I Quit Platzi. Here is why.

So, I finally decided to cancel, or rather pause my platzi subscription for the longest period of time they allow –3 months. In case you don’t know what platzi is, it is a mostly-Spanish learning platform that tries to be the leading learning platform for the Hispanic world in the tech industry. And they really try to do it. The key word there being “try”.

So, what is wrong with it? In my particular case I am what is wrong. I’m too picky; it’s easy for small things to bother me more than they should. I’m a really hard judge. But mostly because I have years of experience programming. I’m not their target audience.

I don’t pretend to know EVERYTHING they teach. That would be absurd given how they cover a large range of topics. But to be honest, the things they teach that I don’t know are the things I’m not interested on at the moment, otherwise I would have learned them by now as well.

I find their classes to be basic introductions that never really dive deep in any topic. Their professional courses teach how to do things, not the theory behind that how. That is to say, they don’t really tell you why, only how. In my experience, and given my somewhat obsessive personality, the why is just as important if not more than the how. Theory matters.

I don’t meant to say platzi is a bad option. It may really be the best option for the Spanish-speaking world. This reflects either that I don’t know how to recognize a good thing when I see it, or that there is a lack of higher quality competitors that keep pushing the boundary of what is considered a good option. I think it is the latter.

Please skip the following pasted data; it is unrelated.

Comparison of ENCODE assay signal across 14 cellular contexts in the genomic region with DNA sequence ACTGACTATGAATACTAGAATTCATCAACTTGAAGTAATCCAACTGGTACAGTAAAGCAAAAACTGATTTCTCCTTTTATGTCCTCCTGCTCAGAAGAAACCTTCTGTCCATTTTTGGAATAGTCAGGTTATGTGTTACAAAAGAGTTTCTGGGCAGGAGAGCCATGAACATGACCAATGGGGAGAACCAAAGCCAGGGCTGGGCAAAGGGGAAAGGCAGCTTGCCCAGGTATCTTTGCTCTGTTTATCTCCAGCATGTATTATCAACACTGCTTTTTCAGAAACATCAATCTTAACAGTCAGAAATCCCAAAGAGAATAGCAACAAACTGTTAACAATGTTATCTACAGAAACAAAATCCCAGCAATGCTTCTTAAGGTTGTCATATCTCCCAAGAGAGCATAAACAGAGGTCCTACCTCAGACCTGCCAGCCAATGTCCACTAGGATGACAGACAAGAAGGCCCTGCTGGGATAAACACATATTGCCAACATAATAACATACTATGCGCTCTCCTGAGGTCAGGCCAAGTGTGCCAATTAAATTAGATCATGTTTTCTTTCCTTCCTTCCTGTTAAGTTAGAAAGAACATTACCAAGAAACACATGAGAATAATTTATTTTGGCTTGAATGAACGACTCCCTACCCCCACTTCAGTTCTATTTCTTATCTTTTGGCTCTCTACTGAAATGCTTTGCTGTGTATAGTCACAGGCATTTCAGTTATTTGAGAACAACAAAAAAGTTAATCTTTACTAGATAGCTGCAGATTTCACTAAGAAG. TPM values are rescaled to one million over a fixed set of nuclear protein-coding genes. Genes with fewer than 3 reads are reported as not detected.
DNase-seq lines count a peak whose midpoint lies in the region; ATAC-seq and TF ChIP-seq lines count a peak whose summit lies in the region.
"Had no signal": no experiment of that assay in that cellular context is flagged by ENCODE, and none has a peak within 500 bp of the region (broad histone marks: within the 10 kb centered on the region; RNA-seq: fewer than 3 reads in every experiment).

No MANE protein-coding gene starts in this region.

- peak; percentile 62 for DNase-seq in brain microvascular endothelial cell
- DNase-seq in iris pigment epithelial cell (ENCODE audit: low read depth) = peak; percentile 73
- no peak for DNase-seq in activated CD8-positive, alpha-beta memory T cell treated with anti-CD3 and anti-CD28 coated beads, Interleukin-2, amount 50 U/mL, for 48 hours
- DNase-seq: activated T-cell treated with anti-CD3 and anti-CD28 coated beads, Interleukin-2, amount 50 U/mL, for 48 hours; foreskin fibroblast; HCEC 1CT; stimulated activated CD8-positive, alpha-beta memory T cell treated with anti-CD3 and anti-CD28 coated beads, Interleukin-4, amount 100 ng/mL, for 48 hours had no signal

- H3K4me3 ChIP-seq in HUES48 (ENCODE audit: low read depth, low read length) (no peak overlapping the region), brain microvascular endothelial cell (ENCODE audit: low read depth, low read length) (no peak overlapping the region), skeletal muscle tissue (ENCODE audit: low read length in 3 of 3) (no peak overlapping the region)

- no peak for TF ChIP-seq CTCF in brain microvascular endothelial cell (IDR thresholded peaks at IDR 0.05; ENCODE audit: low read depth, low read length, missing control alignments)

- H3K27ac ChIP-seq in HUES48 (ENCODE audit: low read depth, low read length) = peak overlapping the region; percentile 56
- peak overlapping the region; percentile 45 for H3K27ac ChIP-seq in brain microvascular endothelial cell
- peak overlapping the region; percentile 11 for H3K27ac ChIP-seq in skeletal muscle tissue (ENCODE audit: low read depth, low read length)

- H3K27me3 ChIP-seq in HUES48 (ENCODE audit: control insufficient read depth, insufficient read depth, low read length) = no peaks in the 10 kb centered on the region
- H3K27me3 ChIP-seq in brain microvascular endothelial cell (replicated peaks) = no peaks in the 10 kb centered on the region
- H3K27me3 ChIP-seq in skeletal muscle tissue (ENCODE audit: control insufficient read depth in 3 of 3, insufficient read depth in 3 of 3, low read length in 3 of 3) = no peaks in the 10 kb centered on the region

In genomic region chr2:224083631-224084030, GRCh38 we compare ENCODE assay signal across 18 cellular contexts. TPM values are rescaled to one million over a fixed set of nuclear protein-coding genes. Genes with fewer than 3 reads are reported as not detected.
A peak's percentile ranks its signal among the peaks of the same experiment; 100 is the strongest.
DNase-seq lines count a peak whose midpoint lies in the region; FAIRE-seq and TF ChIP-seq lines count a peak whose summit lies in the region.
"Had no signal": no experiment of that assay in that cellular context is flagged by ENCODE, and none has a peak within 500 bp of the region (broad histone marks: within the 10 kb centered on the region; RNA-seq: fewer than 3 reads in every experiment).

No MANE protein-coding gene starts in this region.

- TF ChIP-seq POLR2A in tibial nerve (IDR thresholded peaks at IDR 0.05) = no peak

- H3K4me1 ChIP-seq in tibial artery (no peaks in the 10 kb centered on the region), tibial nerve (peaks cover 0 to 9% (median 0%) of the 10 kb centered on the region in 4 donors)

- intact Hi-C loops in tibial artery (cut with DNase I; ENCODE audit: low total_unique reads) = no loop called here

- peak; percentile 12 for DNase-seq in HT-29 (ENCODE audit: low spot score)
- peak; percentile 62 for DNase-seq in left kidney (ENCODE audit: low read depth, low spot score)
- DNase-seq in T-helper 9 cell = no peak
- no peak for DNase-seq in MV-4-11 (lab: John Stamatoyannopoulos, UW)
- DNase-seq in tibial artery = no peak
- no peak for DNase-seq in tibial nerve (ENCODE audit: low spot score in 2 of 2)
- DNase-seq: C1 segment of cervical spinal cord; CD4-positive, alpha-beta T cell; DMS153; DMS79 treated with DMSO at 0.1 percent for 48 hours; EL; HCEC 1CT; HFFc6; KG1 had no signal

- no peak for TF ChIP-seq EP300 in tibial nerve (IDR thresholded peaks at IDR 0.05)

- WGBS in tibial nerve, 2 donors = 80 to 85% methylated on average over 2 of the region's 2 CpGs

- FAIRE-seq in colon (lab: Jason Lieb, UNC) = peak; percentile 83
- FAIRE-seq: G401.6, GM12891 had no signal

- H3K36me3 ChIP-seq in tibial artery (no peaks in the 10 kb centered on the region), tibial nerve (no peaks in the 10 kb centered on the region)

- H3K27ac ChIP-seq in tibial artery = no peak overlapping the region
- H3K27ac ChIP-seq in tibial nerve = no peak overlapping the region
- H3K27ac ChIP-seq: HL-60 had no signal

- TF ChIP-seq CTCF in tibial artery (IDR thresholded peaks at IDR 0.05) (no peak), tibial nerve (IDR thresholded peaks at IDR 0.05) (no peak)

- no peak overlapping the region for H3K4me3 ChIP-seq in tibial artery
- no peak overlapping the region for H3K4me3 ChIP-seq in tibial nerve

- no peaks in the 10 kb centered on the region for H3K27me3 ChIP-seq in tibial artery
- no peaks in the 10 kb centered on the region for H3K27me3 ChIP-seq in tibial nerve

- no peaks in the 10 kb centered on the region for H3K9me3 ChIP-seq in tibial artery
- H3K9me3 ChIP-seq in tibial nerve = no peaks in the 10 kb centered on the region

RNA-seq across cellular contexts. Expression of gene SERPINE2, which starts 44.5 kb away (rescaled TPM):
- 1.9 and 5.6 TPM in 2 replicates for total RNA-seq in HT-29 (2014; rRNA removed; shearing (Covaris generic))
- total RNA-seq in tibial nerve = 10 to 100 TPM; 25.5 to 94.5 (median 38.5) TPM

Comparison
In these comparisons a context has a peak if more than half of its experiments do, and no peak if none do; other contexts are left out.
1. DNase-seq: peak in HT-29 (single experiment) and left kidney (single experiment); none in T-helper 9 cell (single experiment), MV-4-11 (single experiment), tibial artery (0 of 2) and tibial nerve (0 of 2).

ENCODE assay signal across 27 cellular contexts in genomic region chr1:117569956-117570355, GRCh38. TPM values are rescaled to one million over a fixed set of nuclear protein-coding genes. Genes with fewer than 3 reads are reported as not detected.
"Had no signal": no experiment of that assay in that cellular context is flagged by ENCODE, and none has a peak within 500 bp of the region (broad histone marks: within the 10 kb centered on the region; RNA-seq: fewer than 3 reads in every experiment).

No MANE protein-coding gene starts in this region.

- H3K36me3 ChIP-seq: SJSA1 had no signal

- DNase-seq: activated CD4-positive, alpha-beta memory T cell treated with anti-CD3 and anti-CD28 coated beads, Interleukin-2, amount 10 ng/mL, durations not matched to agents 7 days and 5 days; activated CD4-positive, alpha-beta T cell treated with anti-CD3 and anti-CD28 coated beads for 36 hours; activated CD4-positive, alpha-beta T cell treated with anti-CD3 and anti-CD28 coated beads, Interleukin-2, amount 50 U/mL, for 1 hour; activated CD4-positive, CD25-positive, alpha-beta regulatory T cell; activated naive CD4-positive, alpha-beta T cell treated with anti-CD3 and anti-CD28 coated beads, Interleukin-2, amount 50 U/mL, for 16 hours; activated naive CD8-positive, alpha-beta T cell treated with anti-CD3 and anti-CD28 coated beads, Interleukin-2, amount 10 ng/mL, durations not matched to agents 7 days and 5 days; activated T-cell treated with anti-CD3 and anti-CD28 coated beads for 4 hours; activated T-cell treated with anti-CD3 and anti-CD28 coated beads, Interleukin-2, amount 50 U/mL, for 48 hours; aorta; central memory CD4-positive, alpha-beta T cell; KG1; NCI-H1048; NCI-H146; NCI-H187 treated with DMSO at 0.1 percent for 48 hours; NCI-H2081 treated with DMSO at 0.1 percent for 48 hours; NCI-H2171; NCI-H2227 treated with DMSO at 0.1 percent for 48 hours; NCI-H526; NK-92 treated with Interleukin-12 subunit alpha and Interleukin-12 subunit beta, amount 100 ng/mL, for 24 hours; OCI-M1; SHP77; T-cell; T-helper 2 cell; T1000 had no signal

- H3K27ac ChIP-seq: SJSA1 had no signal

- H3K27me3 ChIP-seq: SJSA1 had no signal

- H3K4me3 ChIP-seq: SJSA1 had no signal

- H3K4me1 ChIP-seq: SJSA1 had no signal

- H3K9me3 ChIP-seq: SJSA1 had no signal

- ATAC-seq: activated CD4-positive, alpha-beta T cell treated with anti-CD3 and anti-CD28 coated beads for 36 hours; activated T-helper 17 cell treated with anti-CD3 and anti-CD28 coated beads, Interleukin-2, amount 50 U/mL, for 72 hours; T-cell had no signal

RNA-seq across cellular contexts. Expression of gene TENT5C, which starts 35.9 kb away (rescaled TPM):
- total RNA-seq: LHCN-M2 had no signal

When I first started my subscription I was excited. I took a couple of great courses that kept the hype high, but as time progressed and I took more courses I started to realize that newer courses seem to be made in a hurry just for the sake of expanding their library of content; it was quite disappointing to see courses that could easily be replaced by reading a man page.

So, is platzi really that bad? NO. Introductory courses are not a bad thing, they are a necessity, and there is only so much you can cover in a single course. Platzi’s job is not to please my peculiar taste for advanced higher education in very specific topics. Their job is to introduce the tech world to people so they can aspire to a better life through well paid jobs in the industry. And they are doing it. There is a plethora of testimonies from people who have better their lives thanks to what platzi has to offer. And that is their mission. They are nailing it.

I can recognize the value in being able to access a large array of courses covering a variety of topics in design, engineering, economics, and personal growth. I would definitely recommend platzi to some people, but not to all people. I myself will continue to be a sporadic student there. But for now, I have better learning resources that I want to explore.